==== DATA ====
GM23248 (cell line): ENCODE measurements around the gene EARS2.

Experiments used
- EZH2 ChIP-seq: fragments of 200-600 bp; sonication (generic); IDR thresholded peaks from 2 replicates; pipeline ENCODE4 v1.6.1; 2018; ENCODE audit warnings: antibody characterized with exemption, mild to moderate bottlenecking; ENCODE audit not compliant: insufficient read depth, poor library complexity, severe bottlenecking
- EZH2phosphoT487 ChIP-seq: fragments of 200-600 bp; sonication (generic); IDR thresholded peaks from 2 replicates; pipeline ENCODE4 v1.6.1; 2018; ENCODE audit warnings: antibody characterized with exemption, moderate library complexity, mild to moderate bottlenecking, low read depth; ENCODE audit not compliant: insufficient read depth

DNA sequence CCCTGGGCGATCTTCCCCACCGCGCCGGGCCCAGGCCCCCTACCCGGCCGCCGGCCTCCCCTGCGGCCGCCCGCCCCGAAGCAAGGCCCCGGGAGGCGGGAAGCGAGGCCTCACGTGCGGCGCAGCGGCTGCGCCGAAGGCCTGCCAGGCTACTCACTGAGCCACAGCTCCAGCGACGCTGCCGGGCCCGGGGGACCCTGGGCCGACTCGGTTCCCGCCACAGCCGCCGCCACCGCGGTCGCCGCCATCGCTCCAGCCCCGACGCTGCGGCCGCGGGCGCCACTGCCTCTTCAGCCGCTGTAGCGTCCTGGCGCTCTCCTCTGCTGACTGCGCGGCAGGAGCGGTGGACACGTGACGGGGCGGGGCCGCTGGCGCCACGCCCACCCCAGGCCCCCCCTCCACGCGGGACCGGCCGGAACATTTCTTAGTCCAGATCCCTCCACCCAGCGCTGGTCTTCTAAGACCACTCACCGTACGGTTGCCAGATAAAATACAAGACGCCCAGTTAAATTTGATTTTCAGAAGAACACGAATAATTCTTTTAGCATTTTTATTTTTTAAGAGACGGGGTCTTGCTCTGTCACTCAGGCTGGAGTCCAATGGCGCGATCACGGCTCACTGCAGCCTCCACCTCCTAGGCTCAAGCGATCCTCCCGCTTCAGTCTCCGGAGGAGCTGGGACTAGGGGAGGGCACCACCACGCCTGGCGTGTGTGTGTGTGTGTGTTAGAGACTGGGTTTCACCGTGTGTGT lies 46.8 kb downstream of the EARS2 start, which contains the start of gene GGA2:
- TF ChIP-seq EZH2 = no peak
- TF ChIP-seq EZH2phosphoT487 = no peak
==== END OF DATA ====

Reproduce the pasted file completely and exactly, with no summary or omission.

GM23248 (cell line): ENCODE measurements around the gene EARS2.

Experiments used
- EZH2 ChIP-seq: fragments of 200-600 bp; sonication (generic); IDR thresholded peaks from 2 replicates; pipeline ENCODE4 v1.6.1; 2018; ENCODE audit warnings: antibody characterized with exemption, mild to moderate bottlenecking; ENCODE audit not compliant: insufficient read depth, poor library complexity, severe bottlenecking
- EZH2phosphoT487 ChIP-seq: fragments of 200-600 bp; sonication (generic); IDR thresholded peaks from 2 replicates; pipeline ENCODE4 v1.6.1; 2018; ENCODE audit warnings: antibody characterized with exemption, moderate library complexity, mild to moderate bottlenecking, low read depth; ENCODE audit not compliant: insufficient read depth

DNA sequence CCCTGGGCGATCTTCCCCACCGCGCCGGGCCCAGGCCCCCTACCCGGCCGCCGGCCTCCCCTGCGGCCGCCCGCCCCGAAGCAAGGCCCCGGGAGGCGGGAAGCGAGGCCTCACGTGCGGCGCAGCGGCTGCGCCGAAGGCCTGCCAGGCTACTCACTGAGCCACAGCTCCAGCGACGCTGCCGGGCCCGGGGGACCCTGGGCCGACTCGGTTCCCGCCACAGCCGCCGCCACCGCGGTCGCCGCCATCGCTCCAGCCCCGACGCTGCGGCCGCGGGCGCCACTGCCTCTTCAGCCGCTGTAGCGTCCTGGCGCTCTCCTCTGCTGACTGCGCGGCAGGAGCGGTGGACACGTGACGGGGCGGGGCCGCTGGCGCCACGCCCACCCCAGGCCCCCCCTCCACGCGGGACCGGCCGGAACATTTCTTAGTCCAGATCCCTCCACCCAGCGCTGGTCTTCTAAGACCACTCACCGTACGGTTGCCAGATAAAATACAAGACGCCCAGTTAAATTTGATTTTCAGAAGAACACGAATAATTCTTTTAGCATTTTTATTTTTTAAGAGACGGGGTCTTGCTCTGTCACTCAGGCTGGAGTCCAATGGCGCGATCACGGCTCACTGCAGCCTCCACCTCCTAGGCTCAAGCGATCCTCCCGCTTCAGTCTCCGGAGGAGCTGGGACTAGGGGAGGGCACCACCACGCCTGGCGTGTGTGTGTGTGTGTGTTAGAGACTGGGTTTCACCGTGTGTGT lies 46.8 kb downstream of the EARS2 start, which contains the start of gene GGA2:
- TF ChIP-seq EZH2 = no peak
- TF ChIP-seq EZH2phosphoT487 = no peak